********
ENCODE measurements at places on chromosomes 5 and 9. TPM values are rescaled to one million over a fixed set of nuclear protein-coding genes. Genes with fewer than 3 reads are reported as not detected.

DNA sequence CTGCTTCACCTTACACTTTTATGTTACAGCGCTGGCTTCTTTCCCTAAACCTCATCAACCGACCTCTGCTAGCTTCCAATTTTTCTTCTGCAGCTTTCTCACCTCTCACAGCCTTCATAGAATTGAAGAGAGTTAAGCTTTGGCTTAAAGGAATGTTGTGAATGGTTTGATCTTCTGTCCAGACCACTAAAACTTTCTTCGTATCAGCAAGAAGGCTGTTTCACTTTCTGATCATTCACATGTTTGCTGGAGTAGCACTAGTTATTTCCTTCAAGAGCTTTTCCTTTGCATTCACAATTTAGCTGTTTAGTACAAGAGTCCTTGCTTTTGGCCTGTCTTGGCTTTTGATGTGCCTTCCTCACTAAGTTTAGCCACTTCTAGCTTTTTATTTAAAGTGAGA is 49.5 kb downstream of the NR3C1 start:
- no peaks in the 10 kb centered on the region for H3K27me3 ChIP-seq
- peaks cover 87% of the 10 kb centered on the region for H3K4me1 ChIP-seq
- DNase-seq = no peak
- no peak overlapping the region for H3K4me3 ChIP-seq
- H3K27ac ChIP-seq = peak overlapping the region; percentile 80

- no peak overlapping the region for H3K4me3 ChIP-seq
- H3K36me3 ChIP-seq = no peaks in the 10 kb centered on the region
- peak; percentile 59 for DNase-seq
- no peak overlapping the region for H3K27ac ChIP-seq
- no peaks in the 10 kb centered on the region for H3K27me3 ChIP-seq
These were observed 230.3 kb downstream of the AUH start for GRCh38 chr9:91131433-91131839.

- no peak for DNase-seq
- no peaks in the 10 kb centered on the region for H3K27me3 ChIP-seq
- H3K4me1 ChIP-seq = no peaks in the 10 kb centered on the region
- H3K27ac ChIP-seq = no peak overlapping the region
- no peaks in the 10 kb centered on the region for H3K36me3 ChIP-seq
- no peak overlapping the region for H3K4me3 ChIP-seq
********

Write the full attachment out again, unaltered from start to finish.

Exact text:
ENCODE measurements at places on chromosomes 5 and 9. TPM values are rescaled to one million over a fixed set of nuclear protein-coding genes. Genes with fewer than 3 reads are reported as not detected.

DNA sequence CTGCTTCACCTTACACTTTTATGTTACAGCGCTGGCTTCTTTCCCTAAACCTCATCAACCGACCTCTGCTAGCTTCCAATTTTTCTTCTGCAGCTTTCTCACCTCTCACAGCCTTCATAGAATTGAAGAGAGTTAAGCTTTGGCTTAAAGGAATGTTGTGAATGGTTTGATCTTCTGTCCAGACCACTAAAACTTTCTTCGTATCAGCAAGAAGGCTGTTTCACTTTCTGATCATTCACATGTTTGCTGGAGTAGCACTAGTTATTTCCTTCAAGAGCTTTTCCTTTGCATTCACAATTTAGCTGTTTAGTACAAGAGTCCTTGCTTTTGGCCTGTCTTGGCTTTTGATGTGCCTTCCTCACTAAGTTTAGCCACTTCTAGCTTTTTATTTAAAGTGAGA is 49.5 kb downstream of the NR3C1 start:
- no peaks in the 10 kb centered on the region for H3K27me3 ChIP-seq
- peaks cover 87% of the 10 kb centered on the region for H3K4me1 ChIP-seq
- DNase-seq = no peak
- no peak overlapping the region for H3K4me3 ChIP-seq
- H3K27ac ChIP-seq = peak overlapping the region; percentile 80

- no peak overlapping the region for H3K4me3 ChIP-seq
- H3K36me3 ChIP-seq = no peaks in the 10 kb centered on the region
- peak; percentile 59 for DNase-seq
- no peak overlapping the region for H3K27ac ChIP-seq
- no peaks in the 10 kb centered on the region for H3K27me3 ChIP-seq
These were observed 230.3 kb downstream of the AUH start for GRCh38 chr9:91131433-91131839.

- no peak for DNase-seq
- no peaks in the 10 kb centered on the region for H3K27me3 ChIP-seq
- H3K4me1 ChIP-seq = no peaks in the 10 kb centered on the region
- H3K27ac ChIP-seq = no peak overlapping the region
- no peaks in the 10 kb centered on the region for H3K36me3 ChIP-seq
- no peak overlapping the region for H3K4me3 ChIP-seq